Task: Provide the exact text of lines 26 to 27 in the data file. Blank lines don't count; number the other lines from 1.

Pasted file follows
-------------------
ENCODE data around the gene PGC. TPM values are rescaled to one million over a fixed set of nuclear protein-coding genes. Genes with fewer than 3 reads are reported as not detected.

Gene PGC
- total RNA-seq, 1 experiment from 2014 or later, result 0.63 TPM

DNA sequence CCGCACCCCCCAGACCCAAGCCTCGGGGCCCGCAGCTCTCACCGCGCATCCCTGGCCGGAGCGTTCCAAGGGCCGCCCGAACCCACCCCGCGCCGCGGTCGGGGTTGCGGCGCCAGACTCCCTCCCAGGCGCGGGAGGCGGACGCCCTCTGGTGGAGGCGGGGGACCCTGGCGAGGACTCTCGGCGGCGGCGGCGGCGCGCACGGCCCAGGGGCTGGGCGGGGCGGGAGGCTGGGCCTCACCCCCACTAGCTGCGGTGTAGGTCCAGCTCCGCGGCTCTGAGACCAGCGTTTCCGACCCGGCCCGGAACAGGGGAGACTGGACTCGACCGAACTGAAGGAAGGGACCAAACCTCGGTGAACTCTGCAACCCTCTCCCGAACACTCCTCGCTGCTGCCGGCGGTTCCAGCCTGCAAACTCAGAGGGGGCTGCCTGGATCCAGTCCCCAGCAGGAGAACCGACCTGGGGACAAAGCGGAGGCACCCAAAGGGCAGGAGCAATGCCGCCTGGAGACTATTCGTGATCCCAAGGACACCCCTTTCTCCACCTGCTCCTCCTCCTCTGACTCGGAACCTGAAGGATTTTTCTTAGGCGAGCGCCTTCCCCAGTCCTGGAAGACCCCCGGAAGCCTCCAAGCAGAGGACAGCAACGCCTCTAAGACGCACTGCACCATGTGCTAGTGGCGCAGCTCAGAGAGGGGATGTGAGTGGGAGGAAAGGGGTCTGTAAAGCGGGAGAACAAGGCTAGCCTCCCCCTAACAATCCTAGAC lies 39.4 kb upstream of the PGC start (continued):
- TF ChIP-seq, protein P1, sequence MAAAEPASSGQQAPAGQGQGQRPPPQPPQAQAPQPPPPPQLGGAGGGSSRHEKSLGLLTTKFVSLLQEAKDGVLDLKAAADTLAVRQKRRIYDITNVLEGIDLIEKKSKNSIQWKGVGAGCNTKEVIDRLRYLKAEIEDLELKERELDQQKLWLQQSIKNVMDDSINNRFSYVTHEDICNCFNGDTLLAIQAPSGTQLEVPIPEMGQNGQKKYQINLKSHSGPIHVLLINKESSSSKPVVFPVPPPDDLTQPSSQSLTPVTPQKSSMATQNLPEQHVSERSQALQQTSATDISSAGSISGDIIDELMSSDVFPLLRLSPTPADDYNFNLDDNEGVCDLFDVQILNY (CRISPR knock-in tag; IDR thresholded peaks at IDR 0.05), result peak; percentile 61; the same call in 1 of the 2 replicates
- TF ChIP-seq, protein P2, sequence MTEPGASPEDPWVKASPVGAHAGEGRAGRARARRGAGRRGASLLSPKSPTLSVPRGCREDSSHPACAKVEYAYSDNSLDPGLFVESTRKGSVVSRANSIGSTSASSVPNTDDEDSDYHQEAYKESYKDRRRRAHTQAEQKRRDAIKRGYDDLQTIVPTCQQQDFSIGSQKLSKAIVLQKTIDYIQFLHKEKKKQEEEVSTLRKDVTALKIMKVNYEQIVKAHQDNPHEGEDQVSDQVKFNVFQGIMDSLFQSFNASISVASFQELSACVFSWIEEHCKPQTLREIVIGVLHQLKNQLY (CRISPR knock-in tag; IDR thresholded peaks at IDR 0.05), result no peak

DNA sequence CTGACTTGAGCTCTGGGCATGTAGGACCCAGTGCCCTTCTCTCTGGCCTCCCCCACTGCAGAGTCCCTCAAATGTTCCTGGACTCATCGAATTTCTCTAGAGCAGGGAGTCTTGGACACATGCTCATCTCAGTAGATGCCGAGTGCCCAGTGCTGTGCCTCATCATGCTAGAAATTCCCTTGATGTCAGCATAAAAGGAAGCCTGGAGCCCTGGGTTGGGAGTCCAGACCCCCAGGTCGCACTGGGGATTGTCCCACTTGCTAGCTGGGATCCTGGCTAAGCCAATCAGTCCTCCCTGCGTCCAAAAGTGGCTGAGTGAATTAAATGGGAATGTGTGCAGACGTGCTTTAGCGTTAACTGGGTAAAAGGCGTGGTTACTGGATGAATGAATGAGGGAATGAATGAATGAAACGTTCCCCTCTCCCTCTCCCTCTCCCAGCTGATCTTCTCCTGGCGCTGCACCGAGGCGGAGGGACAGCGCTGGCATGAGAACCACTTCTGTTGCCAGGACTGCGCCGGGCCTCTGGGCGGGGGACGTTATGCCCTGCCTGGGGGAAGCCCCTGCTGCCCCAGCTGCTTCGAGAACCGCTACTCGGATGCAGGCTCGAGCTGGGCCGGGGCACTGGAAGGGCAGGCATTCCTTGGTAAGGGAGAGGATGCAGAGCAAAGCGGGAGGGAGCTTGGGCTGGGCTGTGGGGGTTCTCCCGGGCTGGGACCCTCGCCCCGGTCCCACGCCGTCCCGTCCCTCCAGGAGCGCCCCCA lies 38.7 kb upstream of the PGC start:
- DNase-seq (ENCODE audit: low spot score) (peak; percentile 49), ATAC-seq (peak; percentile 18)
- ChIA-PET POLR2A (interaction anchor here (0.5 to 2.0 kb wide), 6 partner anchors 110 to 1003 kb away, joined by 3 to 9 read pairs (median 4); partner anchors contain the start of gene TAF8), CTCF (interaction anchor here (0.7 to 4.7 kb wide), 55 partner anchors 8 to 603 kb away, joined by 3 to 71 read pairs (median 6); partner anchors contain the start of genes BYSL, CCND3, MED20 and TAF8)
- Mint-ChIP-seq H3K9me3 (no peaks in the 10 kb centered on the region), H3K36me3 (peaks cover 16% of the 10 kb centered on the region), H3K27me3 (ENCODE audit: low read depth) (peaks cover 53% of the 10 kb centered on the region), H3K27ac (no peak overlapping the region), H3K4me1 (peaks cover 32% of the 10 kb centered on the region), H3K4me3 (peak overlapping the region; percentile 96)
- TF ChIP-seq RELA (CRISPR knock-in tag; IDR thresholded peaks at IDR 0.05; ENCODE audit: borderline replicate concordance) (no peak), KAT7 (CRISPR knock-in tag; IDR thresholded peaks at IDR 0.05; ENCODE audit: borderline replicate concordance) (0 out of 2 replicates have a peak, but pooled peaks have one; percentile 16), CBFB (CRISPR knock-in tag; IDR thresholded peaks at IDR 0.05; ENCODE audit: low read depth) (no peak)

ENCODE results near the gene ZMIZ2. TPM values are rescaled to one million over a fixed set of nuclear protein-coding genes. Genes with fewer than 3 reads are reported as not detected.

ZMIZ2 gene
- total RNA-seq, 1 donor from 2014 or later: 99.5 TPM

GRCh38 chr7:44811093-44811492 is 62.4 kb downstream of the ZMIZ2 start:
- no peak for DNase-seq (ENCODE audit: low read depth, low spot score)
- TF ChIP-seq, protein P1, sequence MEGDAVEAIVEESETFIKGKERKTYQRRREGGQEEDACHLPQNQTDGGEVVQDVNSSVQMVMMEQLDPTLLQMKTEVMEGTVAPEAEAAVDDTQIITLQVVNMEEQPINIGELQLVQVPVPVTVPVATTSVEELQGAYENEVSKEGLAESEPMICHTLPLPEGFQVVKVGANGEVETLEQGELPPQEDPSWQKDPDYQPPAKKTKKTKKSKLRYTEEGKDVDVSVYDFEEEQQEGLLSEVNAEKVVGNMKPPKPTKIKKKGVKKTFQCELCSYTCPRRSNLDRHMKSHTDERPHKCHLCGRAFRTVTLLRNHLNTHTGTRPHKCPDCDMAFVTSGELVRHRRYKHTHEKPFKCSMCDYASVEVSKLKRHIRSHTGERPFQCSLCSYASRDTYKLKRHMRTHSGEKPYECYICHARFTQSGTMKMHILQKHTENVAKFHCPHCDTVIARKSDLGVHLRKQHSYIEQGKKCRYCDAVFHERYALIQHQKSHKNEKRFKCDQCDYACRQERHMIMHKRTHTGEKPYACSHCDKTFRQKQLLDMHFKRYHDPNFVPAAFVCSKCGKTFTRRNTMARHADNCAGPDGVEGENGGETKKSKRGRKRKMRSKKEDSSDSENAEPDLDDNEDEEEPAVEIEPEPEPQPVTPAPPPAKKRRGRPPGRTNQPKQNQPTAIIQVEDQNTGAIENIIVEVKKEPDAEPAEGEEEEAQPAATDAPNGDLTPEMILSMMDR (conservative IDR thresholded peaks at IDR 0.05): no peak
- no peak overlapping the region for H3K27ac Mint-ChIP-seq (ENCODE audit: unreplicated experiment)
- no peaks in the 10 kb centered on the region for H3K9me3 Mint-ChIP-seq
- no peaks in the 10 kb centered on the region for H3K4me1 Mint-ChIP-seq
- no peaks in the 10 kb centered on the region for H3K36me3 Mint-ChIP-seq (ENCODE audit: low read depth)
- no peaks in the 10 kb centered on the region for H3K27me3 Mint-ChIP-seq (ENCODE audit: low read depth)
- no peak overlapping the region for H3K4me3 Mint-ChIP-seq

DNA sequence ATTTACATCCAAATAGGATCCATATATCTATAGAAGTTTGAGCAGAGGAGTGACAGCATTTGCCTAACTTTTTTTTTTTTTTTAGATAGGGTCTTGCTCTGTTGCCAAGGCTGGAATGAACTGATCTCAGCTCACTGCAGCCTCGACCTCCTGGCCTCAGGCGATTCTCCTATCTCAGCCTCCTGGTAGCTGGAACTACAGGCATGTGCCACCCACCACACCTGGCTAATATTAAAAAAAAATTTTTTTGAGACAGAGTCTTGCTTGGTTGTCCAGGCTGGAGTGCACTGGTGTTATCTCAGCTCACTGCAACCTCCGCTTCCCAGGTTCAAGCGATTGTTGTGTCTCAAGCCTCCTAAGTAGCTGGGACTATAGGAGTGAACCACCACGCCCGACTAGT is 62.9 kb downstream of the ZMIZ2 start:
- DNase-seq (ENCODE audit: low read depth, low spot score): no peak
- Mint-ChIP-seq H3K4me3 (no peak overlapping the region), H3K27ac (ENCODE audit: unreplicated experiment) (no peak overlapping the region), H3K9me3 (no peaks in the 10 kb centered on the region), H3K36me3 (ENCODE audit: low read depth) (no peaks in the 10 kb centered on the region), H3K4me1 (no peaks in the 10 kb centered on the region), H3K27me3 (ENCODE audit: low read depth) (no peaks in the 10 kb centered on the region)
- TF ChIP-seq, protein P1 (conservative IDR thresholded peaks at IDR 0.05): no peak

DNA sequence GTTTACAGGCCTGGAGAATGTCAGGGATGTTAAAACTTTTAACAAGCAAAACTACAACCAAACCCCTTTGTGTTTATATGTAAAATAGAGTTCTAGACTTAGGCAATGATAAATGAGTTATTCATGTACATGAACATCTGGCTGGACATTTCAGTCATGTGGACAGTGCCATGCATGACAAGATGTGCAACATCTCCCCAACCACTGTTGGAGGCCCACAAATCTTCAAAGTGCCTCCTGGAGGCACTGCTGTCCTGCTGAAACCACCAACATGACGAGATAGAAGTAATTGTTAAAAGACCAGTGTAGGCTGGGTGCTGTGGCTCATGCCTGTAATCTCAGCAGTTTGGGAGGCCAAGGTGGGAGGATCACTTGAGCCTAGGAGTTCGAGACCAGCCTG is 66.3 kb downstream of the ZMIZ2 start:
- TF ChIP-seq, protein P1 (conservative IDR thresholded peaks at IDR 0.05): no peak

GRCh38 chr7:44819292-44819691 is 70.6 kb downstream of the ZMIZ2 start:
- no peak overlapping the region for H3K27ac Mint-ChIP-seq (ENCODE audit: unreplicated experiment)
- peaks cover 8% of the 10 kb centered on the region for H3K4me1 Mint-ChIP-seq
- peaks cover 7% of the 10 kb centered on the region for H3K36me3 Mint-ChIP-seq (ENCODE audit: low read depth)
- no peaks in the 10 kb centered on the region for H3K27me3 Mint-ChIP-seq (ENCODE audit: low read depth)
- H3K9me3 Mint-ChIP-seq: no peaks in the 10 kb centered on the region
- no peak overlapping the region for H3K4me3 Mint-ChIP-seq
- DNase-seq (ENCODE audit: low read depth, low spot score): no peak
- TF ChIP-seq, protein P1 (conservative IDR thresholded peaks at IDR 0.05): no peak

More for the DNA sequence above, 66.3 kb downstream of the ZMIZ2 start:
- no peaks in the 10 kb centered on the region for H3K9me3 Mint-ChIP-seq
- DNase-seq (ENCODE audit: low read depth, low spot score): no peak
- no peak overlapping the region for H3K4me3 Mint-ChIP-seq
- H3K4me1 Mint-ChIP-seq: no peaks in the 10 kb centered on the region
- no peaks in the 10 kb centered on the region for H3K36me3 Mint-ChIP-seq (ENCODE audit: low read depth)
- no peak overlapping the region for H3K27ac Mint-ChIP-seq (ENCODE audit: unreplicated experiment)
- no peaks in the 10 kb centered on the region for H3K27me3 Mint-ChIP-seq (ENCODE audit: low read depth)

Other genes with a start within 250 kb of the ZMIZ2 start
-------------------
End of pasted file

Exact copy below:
- Mint-ChIP-seq H3K4me3 (no peak overlapping the region), H3K27ac (ENCODE audit: unreplicated experiment) (no peak overlapping the region), H3K9me3 (no peaks in the 10 kb centered on the region), H3K36me3 (ENCODE audit: low read depth) (no peaks in the 10 kb centered on the region), H3K4me1 (no peaks in the 10 kb centered on the region), H3K27me3 (ENCODE audit: low read depth) (no peaks in the 10 kb centered on the region)
- TF ChIP-seq, protein P1 (conservative IDR thresholded peaks at IDR 0.05): no peak